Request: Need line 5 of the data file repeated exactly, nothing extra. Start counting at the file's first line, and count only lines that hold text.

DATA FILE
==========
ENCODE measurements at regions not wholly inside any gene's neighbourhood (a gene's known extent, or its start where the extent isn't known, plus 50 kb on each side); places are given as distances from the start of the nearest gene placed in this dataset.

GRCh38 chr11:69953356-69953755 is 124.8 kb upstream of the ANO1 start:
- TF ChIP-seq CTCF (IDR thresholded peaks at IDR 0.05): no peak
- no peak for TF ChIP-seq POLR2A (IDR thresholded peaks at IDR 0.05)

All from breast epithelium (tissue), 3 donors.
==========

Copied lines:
All from breast epithelium (tissue), 3 donors.